|Mia Johansson, photo © Addie Chinn|
Mia Johansson grew up in the north of Sweden, and having spent the last couple of years working at a number of acclaimed bars in cities like London and New York, she’s now about to open the highly anticipated Bar Swift (LAB R.I.P.) together with husband Bobby Hiddleston (Dead Rabbit, Callooh Callay) and the husband/wife team behind London favourites Nightjar and Oriole. Mia is the perfect host, serving great, balanced drinks with a friendly smile and a positive attitude – so I can’t wait to visit their new bar!
What made you pursue a career in hospitality and how did you get your first job?
I accidentally fell into the trade like so many before me and it fitted like a hand in a glove. I had my first working experience at a beautiful decadent café at the age of 15 and after that I started a part time job in another cafe at the age of 16. My first full time job in hospitality was in Oslo when I worked at Al Dente, a family run, high volume Italian eatery and my boss Jakob Thier is a real life hero in the hospitality trade. He taught me how you should treat staff and guests.
Where are you originally from, where have you worked prior to Swift and which place/places has/have been most important regarding your knowledge and skills?
I am born and raised in the northern parts if Sweden in a stunning city called Umeå. Umeå is the student capital of the north so you always had the lastest of trends at your feet. As I said regarding Jakob, he was the first person I met that impressed me so much by having worked in the trade all his life, plus the quality of life that he lived, that plus all the amazing stories. That is when I first thought that maybe this is a career for me.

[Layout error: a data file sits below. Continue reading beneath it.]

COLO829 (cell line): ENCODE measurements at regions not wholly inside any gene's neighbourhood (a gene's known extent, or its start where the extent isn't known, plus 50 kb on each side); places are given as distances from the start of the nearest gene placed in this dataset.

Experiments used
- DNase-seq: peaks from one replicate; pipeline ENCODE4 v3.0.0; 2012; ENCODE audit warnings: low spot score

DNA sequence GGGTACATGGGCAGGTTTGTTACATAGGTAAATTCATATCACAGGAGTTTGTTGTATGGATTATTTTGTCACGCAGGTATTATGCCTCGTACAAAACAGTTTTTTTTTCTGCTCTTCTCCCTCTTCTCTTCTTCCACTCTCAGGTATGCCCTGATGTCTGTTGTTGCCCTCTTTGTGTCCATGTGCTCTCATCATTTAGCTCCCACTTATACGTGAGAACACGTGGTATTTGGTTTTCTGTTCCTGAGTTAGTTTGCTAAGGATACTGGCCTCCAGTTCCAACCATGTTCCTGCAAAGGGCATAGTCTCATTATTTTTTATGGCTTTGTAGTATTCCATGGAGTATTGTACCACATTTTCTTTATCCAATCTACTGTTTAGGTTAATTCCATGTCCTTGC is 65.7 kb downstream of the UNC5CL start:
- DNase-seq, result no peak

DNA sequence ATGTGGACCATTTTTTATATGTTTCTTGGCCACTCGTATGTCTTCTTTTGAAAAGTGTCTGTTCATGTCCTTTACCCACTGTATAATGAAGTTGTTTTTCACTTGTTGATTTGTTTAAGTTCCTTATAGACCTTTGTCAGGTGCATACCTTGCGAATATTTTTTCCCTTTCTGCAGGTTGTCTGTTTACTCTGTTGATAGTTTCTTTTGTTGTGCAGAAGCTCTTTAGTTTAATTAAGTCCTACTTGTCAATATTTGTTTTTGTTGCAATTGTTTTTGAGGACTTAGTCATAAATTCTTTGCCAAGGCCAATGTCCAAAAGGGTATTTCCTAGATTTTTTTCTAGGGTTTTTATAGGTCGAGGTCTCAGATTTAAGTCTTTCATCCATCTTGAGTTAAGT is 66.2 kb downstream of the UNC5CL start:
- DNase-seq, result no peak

I started finding myself at another Italian restaurant, in Stockholm this time, called Grappa. That is when service and pressure stepped up. But I would say it wasn’t until I moved to London at got my job for Mark Hix and Nick Strangeway at Mark’s Bar at Hix that I would truly fall in love with the heart of the industry. 2010 was a incredible year to work in London and in the heart of Soho nontheless. You had Dick Bradsell across the street at the Pink Chihuahua, LAB was packed full of bartenders, Savoy had reopened, Henry Besant was the don of tequila and I was smack bang in the middle of it, shitting myself by learning from Nick and all his protégées.
But I really cut my teeth at Milk and Honey, I got the job there when the bar was as busy as it has ever been and my first introduction was sitting in on a Rushmore test and a training by Dave Broom, they had set the bar high. I went home, had a massive cry and started to google books. I was never going to let myself get that stumped again, and since I love challenges Milk and Honey was the ideal bar for me. Everyday was super high performance and we got random tests thrown at us mid service. Crazy, I know, but that is Bobby in a nutshell. We still challenge each other at home, it is sad I know, but we love sitting and researching facts. I owe the world to Milk and Honey, which is why we believe in amazing base training, why learn black magic when you can’t even make me 5 consistent Margaritas.
|Mia at Dead Rabbit, photo ©|